Council will learn from Charity Shield problems, says Cam

The 2018 Charity Shield may have set attendance records and brought millions into the Mudgee economy but not everybody was happy.

A large number of people took to social media in the days after the game to voice their concerns over long queues into Glen Willow for the game and to cross the suspension bridge into town after the game.

Some said long wait times soured their experience and have said they would be reluctant to attend another fixture unless the problem could be corrected.

Mudgee resident David Taylor said he was concerned people would be discouraged from coming back because of negative experiences.

Rachael Innes took this photo of people wading across the Cudgegong River instead of waiting for the suspension bridge on Saturday night. Photo: RACHAEL INNES/ FACEBOOK

Rachael Innes took this photo of people wading across the Cudgegong River instead of waiting for the suspension bridge on Saturday night. Photo: RACHAEL INNES/ FACEBOOK

“I waited in line for an hour to get into a venue that I’d paid for while a game was going on inside.

“It wasn’t just me. I had about 20 people around me and 60 per cent of those people said to me they didn’t intend to come back.”

Mid-Western Regional Council general manager Brad Cam said lessons had been learned and there would be changes for the next major match, the Round 11 NRL game between St Illawarra and the Canberra Raiders.

“We well publicised that the gates would open at 5.15pm and I think we were a little taken aback when most of us arrived there at about 4.45pm to find extensive queues,” Mr Cam said.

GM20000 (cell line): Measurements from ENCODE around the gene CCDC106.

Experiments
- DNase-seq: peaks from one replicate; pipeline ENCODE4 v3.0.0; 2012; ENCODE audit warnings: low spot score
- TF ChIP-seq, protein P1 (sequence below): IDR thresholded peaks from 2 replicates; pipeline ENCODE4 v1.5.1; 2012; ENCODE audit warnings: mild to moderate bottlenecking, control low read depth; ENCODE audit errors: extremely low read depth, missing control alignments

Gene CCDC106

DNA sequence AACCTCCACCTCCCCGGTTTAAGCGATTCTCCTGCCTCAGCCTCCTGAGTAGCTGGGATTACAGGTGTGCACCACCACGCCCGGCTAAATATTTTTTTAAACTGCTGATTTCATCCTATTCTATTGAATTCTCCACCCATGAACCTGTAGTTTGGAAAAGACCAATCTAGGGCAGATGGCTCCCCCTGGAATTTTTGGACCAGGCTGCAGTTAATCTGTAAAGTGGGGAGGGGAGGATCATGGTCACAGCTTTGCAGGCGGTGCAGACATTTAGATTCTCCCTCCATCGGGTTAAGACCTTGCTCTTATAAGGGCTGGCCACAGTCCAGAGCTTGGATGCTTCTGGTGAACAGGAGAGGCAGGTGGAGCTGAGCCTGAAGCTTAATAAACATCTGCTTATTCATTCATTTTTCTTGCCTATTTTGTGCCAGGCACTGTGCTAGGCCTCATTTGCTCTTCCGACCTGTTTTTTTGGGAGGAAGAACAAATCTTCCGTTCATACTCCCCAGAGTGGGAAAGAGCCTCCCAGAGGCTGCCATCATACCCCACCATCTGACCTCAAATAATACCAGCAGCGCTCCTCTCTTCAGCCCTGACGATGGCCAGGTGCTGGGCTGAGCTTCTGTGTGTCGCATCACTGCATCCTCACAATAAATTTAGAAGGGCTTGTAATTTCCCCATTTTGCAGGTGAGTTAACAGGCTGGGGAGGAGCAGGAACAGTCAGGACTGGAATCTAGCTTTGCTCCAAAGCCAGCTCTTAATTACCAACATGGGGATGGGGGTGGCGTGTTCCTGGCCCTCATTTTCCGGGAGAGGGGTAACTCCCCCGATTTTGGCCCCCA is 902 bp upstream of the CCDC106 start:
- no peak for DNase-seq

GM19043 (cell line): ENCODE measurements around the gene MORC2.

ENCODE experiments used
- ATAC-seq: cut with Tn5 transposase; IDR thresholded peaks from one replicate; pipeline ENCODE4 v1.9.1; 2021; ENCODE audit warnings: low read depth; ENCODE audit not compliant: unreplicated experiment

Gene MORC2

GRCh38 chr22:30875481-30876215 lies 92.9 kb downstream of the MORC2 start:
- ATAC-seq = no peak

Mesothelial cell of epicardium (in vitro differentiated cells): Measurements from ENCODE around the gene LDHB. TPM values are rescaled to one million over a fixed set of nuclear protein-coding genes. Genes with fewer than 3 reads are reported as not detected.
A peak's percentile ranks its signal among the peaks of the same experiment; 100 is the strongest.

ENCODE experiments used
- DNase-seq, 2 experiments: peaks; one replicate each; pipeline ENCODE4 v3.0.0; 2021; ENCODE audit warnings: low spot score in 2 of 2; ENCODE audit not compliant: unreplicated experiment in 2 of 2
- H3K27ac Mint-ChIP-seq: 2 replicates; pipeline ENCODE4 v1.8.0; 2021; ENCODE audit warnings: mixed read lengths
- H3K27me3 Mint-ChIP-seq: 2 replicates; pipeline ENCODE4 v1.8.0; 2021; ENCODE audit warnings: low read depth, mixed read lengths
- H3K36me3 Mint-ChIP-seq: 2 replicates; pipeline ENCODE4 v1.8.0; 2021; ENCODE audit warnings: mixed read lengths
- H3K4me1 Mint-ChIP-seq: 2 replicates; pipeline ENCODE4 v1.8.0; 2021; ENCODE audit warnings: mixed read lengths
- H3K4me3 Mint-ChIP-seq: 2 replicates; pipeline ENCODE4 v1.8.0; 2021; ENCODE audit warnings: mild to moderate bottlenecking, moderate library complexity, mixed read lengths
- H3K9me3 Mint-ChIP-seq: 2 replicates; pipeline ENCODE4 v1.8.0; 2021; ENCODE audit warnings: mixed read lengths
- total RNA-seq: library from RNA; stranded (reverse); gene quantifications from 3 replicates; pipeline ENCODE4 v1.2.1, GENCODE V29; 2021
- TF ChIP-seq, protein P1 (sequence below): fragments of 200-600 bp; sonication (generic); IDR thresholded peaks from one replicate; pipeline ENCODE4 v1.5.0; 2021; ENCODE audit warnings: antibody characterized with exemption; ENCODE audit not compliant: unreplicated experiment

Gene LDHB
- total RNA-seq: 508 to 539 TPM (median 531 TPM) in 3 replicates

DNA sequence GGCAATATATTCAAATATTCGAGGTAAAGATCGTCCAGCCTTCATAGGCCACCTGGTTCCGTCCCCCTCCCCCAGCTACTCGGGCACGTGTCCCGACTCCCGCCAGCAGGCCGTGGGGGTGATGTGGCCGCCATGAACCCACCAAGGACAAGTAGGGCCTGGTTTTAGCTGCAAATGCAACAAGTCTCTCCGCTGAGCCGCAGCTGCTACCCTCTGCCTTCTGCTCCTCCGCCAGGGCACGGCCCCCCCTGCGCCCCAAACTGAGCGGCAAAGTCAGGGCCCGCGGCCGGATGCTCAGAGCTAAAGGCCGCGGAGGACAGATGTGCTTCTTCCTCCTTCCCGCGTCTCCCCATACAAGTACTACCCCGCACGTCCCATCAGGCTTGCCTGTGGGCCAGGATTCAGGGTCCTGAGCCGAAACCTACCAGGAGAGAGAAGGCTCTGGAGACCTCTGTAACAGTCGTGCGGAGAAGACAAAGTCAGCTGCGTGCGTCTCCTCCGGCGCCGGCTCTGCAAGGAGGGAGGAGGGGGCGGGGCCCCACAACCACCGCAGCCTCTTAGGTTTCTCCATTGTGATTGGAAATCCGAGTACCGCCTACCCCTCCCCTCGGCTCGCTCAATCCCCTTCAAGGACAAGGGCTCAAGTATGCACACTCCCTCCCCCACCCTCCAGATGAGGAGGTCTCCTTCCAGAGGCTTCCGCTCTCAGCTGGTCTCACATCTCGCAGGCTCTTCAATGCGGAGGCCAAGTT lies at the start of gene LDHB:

“We’d already pre-planned for our security people to be there just prior to the 5.15pm gate opening. We ended up opening a little earlier any way.”

Mr Cam said the queue was cleared as quickly as possible and flowed quickly after that.

“But we’ve learned from that, we’re a bit shocked that many people we’re queued ready to come into the ground, it’s not something that we’ve seen before at any of the other games we’ve had,” he said.

Kerry Hunt said he enjoyed the match but when it came time to leave the ground and head home, they had long delays trying to cross the suspension bridge.

“It took three-quarters of an hour for us to get back into town because there was a prolonged wait at the suspension bridge,” Mr Hunt said.

“They were only letting nine or 10 cross at a time. We saw dozens of people who ended up wading across the river to avoid the wait.

“It’s a shame that after such a wonderful spectacle, there were so many complaints.”

Mr Cam conceded there were delays for people who used the suspension bridge but the numbers were restricted to make it more user friendly.

“That was just for comfort purposes. It is a suspension bridge and it will continue to move and at the last game people were uncomfortable walking across with that movement.

“So we just slowed the movement of people over the bridge and across the length of it, at any one time there probably would’ve been at least 80 or 90 people on the bridge. There was a continuous movement of people through

He said the new Holyoake Bridge was the quicker option and the one used by 70 per cent of people.

“We’ll learn from this one and think about how we handle it better in the future,” he said.

“Any other event that we’ve had has been around the 7-8,000, this was 9,100 and when you’re talking about that extra thousand or more people leaving all at once it puts that pressure.

There were also complaints not enough toilets were available for spectators and that beer ran out during the match.